Offensive social media posts end in unfair dismissal

An employment tribunal has found that an employer’s decision to dismiss an employee was unfair due to procedural flaws, despite agreeing that the actions which led to the dismissal were inflammatory and offensive.

The employee made several posts on her Facebook page that related to Black Lives Matter. These included one post which suggested that people taking part in Black Lives Matter protests should be hit with “tear gas, bullets and water cannons”. The Facebook page listed the name of the user’s employer.

Colleagues complained about the posts, taking screenshots and reporting them to management.

The tribunal agreed that the posts had a significant impact on colleagues, including those who were black. Some said they would be hesitant to work with the employee again in light of the views she expressed on racial issues.

At a disciplinary interview it was suggested by a manager that the employee was not remorseful about the posts. The employee argued that she could not be racist because she had two mixed-race children and that other members of her family were black. She also argued that the Facebook posts were not a workplace matter as they were put on her private page (which both the employer and the tribunal disagreed with).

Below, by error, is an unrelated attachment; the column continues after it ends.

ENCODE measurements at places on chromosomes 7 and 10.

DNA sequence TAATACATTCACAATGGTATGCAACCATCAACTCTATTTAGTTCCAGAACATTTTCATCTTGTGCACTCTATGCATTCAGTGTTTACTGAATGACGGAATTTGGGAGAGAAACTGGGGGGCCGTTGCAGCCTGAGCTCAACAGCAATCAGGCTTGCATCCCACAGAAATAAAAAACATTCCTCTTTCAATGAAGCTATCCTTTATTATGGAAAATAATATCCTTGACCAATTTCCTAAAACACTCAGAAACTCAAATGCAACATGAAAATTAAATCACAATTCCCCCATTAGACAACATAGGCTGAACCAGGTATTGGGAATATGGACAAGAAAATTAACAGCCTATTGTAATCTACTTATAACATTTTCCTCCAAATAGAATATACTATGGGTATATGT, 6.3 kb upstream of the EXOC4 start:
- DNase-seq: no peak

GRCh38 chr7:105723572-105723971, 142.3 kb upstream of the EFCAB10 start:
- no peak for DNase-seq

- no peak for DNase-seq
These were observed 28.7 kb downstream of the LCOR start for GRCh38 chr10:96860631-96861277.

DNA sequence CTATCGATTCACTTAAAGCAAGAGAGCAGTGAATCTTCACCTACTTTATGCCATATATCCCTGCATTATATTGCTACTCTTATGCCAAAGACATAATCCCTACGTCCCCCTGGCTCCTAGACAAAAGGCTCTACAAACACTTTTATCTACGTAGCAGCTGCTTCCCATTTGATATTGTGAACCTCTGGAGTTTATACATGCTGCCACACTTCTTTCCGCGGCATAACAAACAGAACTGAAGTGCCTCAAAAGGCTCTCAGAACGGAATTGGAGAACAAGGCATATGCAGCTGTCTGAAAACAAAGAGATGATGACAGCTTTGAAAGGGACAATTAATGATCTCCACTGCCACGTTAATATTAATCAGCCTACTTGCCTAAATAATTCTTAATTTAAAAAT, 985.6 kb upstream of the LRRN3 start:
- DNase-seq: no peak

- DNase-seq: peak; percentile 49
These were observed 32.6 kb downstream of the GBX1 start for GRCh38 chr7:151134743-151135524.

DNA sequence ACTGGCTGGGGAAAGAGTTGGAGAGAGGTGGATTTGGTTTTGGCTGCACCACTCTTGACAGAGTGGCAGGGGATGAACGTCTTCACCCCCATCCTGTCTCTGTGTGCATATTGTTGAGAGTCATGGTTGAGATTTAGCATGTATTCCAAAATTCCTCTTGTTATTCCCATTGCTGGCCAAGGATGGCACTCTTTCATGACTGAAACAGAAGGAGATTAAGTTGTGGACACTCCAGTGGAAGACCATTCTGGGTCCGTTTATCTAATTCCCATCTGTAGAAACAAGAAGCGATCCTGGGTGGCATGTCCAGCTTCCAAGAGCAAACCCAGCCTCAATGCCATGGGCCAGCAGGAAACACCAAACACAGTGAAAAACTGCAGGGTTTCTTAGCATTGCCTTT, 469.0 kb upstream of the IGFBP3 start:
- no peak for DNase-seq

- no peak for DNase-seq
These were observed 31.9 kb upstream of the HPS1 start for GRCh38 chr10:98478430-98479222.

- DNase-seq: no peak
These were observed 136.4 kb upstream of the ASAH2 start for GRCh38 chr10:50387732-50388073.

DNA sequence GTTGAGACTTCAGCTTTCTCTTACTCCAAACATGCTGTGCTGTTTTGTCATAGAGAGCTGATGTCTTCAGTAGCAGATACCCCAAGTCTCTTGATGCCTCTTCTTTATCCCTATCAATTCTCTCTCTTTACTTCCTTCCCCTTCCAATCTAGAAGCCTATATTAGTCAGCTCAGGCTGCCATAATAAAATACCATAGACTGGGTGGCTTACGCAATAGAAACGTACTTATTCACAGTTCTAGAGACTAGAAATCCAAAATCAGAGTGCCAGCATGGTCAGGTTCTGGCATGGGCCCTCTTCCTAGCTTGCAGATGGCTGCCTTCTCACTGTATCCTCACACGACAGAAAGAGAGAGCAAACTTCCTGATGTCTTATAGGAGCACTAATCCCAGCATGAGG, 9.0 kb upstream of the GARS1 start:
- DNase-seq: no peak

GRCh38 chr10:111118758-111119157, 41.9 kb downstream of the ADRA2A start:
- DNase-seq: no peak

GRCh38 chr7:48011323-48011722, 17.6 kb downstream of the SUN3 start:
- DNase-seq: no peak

She was dismissed, and on appeal, argued that the organisation had breached her right to freedom of speech under article 10 of the European Convention of Human Rights, as well as her right to private life. The appeal outcome was that she was “entirely unrepentant” and suggested that if she had taken a different view then the “outcome would have been very different”.

During the employment tribunal it was clear that the only evidence the appeal manager had seen was the four relevant Facebook posts, and he had not looked at the sizeable brief that had provided previously. It also felt his attitude towards the union rep had affected his decision to reject her appeal. The tribunal also found the appeal had failed to consider the employees long and unblemished career.

The tribunal agreed that employer had restricted the employee’s right to freedom of speech when it dismissed her for the Facebook posts, but felt this decision was justified as the posts had deeply offended other staff members and presented a reputational issue for the organisation.

An important part of this case was the tribunal’s concern about appeal hearing manager who was “ill-equipped to conduct this type of hearing”. The tribunal found that the dismissal was unfair, but her compensation for this was reduced by 75% because of her “blameworthy” conduct. The outcome was £3,564.25 for unfair dismissal.

This case once again highlights the importance of ensuring that those who carry out disciplinary procedures are adequately trained. 121 HR Solutions can deliver management training in this subject and can be contacted on 0800 9995 121.

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